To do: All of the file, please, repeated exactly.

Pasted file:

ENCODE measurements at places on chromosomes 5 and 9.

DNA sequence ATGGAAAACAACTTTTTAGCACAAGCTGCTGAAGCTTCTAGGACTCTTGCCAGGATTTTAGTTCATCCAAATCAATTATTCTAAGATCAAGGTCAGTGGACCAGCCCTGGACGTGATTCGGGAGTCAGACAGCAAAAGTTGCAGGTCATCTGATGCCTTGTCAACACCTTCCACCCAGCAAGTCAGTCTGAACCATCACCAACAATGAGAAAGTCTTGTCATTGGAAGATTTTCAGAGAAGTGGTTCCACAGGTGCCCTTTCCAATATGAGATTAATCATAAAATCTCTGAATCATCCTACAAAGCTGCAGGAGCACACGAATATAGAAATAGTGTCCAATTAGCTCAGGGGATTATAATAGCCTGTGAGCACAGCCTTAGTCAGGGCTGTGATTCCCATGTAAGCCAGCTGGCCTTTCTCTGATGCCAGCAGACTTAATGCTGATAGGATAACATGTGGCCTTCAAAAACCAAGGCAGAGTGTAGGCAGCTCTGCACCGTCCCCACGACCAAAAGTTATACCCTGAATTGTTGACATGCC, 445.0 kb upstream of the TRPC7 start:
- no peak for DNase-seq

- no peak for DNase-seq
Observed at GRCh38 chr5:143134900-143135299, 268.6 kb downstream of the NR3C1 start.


ENCODE measurements at places on chromosomes 5 and 9.

DNA sequence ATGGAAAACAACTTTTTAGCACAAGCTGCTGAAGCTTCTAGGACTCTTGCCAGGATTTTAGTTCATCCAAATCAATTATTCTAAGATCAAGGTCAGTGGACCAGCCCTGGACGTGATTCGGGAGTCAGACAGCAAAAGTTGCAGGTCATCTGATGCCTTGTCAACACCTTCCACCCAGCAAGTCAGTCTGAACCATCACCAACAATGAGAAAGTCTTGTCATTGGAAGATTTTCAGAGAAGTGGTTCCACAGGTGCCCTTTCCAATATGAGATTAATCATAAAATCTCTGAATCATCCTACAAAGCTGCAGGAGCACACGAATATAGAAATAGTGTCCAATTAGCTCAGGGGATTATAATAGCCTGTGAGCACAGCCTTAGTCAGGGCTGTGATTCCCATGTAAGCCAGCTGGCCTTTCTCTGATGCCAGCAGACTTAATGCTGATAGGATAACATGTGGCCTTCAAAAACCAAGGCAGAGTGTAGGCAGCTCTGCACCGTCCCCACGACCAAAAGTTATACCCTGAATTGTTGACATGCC, 445.0 kb upstream of the TRPC7 start:
- no peak for DNase-seq

- no peak for DNase-seq
Observed at GRCh38 chr5:143134900-143135299, 268.6 kb downstream of the NR3C1 start.